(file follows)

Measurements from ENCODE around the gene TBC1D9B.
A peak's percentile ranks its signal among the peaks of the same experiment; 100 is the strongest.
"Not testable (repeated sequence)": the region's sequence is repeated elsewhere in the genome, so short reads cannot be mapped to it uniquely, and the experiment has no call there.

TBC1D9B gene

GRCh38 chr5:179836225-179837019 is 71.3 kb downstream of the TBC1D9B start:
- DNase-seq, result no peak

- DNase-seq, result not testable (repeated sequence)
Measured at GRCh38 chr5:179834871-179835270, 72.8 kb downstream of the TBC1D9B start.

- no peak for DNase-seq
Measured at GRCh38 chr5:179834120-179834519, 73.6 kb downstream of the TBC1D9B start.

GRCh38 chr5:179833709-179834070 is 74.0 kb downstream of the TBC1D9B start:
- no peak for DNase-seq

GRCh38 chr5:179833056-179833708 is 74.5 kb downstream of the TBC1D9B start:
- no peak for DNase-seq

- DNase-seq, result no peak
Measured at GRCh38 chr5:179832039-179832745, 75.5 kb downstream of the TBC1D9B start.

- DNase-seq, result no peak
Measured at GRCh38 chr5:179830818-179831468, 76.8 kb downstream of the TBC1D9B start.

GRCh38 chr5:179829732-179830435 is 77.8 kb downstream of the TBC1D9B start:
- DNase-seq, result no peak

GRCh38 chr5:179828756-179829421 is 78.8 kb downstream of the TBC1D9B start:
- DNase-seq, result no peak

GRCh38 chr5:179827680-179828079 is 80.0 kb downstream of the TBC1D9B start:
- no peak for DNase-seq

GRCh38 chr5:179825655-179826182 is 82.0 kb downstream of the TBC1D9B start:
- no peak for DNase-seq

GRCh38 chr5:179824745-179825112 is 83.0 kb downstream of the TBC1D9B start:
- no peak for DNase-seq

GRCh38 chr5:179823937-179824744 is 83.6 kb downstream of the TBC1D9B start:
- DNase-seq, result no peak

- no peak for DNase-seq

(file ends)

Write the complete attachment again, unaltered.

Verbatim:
Measurements from ENCODE around the gene TBC1D9B.
A peak's percentile ranks its signal among the peaks of the same experiment; 100 is the strongest.
"Not testable (repeated sequence)": the region's sequence is repeated elsewhere in the genome, so short reads cannot be mapped to it uniquely, and the experiment has no call there.

TBC1D9B gene

GRCh38 chr5:179836225-179837019 is 71.3 kb downstream of the TBC1D9B start:
- DNase-seq, result no peak

- DNase-seq, result not testable (repeated sequence)
Measured at GRCh38 chr5:179834871-179835270, 72.8 kb downstream of the TBC1D9B start.

- no peak for DNase-seq
Measured at GRCh38 chr5:179834120-179834519, 73.6 kb downstream of the TBC1D9B start.

GRCh38 chr5:179833709-179834070 is 74.0 kb downstream of the TBC1D9B start:
- no peak for DNase-seq

GRCh38 chr5:179833056-179833708 is 74.5 kb downstream of the TBC1D9B start:
- no peak for DNase-seq

- DNase-seq, result no peak
Measured at GRCh38 chr5:179832039-179832745, 75.5 kb downstream of the TBC1D9B start.

- DNase-seq, result no peak
Measured at GRCh38 chr5:179830818-179831468, 76.8 kb downstream of the TBC1D9B start.

GRCh38 chr5:179829732-179830435 is 77.8 kb downstream of the TBC1D9B start:
- DNase-seq, result no peak

GRCh38 chr5:179828756-179829421 is 78.8 kb downstream of the TBC1D9B start:
- DNase-seq, result no peak

GRCh38 chr5:179827680-179828079 is 80.0 kb downstream of the TBC1D9B start:
- no peak for DNase-seq

GRCh38 chr5:179825655-179826182 is 82.0 kb downstream of the TBC1D9B start:
- no peak for DNase-seq

GRCh38 chr5:179824745-179825112 is 83.0 kb downstream of the TBC1D9B start:
- no peak for DNase-seq

GRCh38 chr5:179823937-179824744 is 83.6 kb downstream of the TBC1D9B start:
- DNase-seq, result no peak

- no peak for DNase-seq